What are some of the most successful benefit advisers doing to reinvent themselves and to accelerate their revenue growth?

Addressing an employer’s major business concerns that are impacting human capital management is paramount. And in the process, these forward-thinking advisers are connecting with the business owner, CFO, or controller — not just with HR or benefits personnel. Engaging the C-suite in a strategic dialogue about what the organization is trying to accomplish with its benefits program over the next three to five years is a winning approach, especially when it gets documented in a written benefit strategic plan. The process helps the employer to develop a “roadmap” to guide all their major benefits decisions. Ultimately, it makes for a much clearer picture of what the adviser and the client are trying to accomplish together.

In some cases, firms that we work with started making changes four to five years ago, and in 2015 those firms saw their revenues grow 25-40%, resulting from an increase in new client sales and improved client retention.

Jack Kwicien

What happened with your business? Have you even analyzed your business results? Do you know what the key drivers were that caused your results to turn out as they did?

Courses of action
Given your personal motivations, age, skill sets, organizational structure, financial stability, human capital and a myriad of other considerations, certain options will likely not apply to your circumstances or you may be unwilling to pursue certain tough decisions.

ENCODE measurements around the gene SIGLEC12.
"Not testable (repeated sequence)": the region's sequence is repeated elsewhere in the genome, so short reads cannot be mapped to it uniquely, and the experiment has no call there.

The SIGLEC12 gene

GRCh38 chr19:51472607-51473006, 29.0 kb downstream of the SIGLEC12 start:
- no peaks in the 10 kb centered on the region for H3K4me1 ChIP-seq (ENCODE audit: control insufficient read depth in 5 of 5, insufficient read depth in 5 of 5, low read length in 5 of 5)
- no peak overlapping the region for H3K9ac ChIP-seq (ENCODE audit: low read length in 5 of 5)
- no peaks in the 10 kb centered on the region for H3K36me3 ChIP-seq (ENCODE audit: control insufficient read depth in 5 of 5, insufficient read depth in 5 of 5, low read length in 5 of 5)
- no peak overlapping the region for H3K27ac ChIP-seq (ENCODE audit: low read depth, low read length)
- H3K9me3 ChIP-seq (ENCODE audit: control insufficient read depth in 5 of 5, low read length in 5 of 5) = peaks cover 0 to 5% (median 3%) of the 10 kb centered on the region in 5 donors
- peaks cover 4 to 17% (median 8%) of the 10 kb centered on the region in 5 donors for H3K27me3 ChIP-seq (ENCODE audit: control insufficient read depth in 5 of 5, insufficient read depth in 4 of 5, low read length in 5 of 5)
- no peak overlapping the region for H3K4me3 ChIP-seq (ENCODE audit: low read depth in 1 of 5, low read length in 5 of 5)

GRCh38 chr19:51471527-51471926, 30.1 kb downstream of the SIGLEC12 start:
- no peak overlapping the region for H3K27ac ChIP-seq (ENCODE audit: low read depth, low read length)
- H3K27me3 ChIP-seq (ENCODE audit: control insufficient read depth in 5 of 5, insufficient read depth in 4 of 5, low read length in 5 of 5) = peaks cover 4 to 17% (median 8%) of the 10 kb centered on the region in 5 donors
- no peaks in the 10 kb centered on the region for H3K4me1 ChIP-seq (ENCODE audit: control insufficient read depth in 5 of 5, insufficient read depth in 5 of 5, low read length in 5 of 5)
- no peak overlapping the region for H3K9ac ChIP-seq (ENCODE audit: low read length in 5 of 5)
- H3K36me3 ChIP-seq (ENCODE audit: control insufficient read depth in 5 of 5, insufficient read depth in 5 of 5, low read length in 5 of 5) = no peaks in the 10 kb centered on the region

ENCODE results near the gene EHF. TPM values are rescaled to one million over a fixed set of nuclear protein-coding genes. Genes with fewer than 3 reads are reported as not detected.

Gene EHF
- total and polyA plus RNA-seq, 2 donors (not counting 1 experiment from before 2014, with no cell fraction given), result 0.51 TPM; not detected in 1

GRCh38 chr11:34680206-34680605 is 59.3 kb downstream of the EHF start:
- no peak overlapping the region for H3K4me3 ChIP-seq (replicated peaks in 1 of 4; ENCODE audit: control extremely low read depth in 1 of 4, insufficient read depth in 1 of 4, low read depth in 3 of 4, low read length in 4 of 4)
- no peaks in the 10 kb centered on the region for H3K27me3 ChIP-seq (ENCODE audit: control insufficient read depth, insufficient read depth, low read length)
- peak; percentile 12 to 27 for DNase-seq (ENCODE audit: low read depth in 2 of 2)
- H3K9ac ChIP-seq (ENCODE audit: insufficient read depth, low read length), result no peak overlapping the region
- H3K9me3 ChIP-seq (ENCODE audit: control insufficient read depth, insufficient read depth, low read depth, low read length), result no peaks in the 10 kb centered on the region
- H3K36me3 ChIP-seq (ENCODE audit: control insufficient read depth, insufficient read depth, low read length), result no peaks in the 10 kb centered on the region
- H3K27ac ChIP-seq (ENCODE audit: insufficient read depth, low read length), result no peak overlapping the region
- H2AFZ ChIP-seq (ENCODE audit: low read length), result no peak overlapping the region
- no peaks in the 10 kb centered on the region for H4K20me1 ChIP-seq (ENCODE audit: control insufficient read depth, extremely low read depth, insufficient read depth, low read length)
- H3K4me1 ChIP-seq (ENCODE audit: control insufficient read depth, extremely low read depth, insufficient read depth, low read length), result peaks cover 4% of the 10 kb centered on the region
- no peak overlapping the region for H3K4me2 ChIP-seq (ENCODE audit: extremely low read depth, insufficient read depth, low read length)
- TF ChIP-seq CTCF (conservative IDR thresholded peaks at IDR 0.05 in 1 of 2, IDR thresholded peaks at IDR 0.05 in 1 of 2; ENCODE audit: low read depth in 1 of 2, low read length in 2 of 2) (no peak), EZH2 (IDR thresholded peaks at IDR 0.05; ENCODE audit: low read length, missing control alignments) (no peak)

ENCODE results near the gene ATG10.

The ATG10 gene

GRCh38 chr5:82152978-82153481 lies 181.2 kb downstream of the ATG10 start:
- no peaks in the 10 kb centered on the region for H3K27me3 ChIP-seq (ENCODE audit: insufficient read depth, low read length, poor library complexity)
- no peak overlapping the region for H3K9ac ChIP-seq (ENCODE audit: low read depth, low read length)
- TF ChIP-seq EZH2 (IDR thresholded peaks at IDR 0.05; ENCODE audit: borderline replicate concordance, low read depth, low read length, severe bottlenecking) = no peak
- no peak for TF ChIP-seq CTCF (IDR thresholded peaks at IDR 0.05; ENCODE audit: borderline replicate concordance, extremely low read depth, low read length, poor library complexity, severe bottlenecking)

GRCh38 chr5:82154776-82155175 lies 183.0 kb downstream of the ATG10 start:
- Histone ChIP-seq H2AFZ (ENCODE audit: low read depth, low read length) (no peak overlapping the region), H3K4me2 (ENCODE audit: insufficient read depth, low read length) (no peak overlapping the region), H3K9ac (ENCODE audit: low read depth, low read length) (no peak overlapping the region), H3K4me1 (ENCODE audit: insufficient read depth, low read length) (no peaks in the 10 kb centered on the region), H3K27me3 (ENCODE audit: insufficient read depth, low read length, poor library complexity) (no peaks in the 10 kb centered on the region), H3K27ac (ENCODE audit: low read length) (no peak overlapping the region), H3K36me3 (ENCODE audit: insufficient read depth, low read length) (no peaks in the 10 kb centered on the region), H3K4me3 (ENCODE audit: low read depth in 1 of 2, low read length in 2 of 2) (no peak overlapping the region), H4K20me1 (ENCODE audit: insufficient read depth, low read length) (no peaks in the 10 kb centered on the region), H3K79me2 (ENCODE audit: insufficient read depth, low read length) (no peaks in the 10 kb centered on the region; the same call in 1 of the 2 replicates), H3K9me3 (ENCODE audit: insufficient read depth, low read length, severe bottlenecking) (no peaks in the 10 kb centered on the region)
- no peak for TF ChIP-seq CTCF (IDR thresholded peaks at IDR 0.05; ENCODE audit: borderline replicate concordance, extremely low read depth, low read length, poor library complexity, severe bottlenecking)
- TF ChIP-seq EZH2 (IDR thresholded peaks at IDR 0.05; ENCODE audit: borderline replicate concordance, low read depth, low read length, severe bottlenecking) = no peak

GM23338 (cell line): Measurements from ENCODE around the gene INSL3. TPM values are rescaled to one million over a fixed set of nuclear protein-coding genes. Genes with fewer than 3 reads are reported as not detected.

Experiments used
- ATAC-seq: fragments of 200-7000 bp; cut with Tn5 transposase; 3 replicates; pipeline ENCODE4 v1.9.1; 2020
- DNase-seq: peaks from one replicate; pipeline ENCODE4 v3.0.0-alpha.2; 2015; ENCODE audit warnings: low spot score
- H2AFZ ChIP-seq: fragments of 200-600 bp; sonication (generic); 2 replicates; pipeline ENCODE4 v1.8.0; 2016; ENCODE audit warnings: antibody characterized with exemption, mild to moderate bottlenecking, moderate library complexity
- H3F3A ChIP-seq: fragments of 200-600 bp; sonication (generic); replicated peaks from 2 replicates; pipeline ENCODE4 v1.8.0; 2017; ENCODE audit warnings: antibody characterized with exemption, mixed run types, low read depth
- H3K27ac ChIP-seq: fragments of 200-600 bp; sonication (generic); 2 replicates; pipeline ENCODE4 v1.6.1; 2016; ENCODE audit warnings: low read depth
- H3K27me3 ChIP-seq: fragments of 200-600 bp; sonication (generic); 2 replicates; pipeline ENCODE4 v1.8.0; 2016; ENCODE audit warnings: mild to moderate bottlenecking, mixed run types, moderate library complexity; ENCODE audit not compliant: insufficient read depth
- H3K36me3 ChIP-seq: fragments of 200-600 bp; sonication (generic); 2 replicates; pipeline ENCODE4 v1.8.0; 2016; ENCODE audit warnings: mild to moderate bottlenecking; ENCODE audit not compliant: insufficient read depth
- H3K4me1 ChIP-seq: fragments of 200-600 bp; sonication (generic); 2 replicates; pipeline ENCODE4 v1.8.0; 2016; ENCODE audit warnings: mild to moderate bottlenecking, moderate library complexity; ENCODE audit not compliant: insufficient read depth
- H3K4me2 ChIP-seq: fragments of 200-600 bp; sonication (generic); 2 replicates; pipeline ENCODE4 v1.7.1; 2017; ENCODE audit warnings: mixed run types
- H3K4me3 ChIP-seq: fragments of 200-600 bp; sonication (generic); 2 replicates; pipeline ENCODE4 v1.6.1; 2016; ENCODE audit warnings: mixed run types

Some advisers have decided to move upmarket to only pursue new accounts that are 50-plus employee lives. Others have decided to focus all their new business development efforts in one or two industry verticals. Some have invested in hiring new talent with consultative selling skills. Others are are now charging consulting fees for creating benefit strategic plans, thereby supplementing their revenues and decreasing commission dependence.

Also see: "For young brokers, 'there is no standing still.'"

We also know of a handful of visionary thought leaders who are transforming the way that healthcare is being delivered by creating their own physician networks, developing onsite medical clinics at employer worksites, launching onsite pharmacies and administering self-funded plans with provider incentives to deliver superior medical care while reducing the overall expenses of delivering healthcare. Still others have added voluntary benefits to their suite of product and service offerings. Most are by now leveraging technology to bring their clients greater value and to increase employee engagement.

So as you can see, there are lots of innovative options that have been implemented by those who are being proactive and that are changing their roles to become human capital consultants, trusted advisers, or healthcare network administrators.

The common denominator is that they all are changing and innovating, not only for their own personal gain, but also to provide greater expertise, counsel, services and solutions to their clients. That is their competitive advantage, and that is why they are taking clients away from their competitors. Perhaps you know a firm like I am describing, in which case you should be concerned. Or perhaps this is how you should be conducting business in 2016. Remaining the same in the face of all the dynamic changes in the marketplace is not an option.

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Jack Kwicien

Jack Kwicien

Kwicien co-founded Daymark Advisors LLC, a Baltimore-based consulting and advisory services firm in 2001.